Yesterday was Father’s Day, what a weird juxtaposition.

Anyway, that’s right, I gave Netflix’s newest movie a shot: I Am Mother. I was apprehensive going into the movie, because I’m not the biggest fan of Hilary Swank, and I’m not really sure why. Maybe her acting. But, either way, it’s not a big enough issue to keep me from enjoying the movie. Here’s the trailer, up front, and we’ll do some discussing afterward.

I’ll avoid spoilers, like last time, except I will be including a spoiler-y section at the end.

So, the movie centers around a shelter of some sorts, created by humans in the event of a disaster scenario that leaves the planet uninhabitable and dangerous. It follows Mother, a sentient/semi-sentient droid (robot) that is in place to raise humans, though we only see her raising one: Daughter. That’s right, basic names, with no real identities, in a safe place, with no definable future or past.

Anyway, not very far into the story we’re introduced to Hilary Swank’s character, who — as seen in the trailer — obviously introduces some tension into the story. And boy, does it. What it gives us is a decision of the devil we know and the devil we don’t. Lesser of two evils. That sort of thing. It’s a really interesting dynamic, and it was a really engaging watch… actually, I found myself discussing the plot with my wife for a couple of hours after the movie, and even thinking about it again and again as the day went on.

I’ll not divulge too much of the movie, as to sway your opinion one way or the other, obviously, because even the viewers are left with a choice of determining what is right and what is wrong.

Spoilers below this point…  Highlight the text to expose the spoilers.

Early on we’re introduced to a very loving Mother, who shows us that she cares for Daughter, in the way that she sings to her… er… she plays a singing voice to her. She educates her, plays with her, does art with her, and of course, makes sure she’s fed and well-nourished. She even pinpoints early on, how important it is to have good test scores and making sure that she reaches the threshold. She’s also spent years telling Daughter that there is a contagion on the outside that keeps Daughter safely inside.Then we’re introduced to the tension-maker, Hilary Swank, whose character is injured on the outside. She was shot. At one point, Mother tells Daughter that the bullet that injured their new guest was of human make. This, of course, is a lie. Daughter discovers this to be true, and begins determining a way to escape — after finding out that Mother had “aborted” the other test subjects like herself, WHEN THEY DIDN’T PASS THEIR TEST SCORES! LIKE, WHAT! Daughter even finds a remaining human jaw bone in the incinerator. Like, dude. At the very same time, though, Mother did know best.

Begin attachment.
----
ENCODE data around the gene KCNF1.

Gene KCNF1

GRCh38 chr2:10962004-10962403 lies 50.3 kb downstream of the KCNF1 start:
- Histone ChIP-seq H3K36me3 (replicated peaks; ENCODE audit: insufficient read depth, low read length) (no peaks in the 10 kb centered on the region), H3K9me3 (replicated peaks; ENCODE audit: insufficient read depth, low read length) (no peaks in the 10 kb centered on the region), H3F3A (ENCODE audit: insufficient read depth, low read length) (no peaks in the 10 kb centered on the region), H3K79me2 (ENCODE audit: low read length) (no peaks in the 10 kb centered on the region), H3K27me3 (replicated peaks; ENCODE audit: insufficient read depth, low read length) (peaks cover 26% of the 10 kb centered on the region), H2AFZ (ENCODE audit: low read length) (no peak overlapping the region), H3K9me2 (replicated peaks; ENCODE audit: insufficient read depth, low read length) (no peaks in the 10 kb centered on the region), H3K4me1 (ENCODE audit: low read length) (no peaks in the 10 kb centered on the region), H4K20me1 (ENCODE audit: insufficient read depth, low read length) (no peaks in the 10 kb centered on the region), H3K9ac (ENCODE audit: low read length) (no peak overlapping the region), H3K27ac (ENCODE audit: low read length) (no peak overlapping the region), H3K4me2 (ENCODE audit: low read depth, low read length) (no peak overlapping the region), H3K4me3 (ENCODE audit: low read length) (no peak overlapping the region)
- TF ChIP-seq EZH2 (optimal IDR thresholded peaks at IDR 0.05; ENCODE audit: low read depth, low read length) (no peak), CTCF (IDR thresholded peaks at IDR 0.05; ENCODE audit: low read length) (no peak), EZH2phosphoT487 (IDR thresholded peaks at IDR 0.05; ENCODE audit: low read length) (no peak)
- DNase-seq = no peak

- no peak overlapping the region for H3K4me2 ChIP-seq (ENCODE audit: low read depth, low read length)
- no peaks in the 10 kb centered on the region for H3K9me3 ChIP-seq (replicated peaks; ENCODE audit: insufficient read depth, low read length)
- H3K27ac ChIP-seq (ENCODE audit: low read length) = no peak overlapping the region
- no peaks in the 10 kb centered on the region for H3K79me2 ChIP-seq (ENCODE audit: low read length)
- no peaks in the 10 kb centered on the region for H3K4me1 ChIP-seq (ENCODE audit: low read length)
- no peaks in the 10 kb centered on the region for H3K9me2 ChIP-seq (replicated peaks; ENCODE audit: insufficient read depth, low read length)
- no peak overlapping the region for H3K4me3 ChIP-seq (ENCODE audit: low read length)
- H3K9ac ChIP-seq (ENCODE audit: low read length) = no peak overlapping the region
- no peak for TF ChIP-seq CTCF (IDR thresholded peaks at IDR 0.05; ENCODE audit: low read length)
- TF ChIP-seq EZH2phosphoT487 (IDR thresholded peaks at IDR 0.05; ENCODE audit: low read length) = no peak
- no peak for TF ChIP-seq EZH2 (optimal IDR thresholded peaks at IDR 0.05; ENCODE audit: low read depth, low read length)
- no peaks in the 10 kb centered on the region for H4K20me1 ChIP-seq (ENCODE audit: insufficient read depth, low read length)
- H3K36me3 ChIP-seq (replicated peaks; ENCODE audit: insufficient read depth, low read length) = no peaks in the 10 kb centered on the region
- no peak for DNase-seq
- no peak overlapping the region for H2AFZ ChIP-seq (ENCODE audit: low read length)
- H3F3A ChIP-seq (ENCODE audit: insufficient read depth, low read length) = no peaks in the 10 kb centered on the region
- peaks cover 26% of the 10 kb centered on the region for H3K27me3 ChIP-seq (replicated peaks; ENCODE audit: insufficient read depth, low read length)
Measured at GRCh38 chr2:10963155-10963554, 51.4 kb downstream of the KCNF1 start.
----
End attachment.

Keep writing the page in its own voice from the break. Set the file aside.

Daughter and their guest escapes, at the behest of the guest, who told them they would be returning to the mines to meet the other humans. After travelling for what was described as “not more than a day”, it becomes evident that their guest was lying too, and the entire rest of humanity seems to be dead. Daughter determines herself to go back to save her brother, who was finishing growing in a false womb, and to put down Mother. She’s greeted at the door by a bunch of droids, who threaten to kill her. She tells them she wants to speak to Mother, and they stand down. Then, it’s revealed that Mother is really the single sentient entity that runs all of the other droids. Her one AI consciousness is responsible for every other droid on the planet. She also helps Daughter come to a conclusion as to what to do with her life, going so far as to relinquish her life to entrust that daughter can raise the return of humanity — or so we’re led to believe.

The final scene of the movie is a droid entering the shipping container home of Hilary Swank’s character, and Mother closing the door. She eludes to the fact that her survival was intentional, and only to be used as a conduit for the droids to help Daughter succeed. Then, cut to credits.

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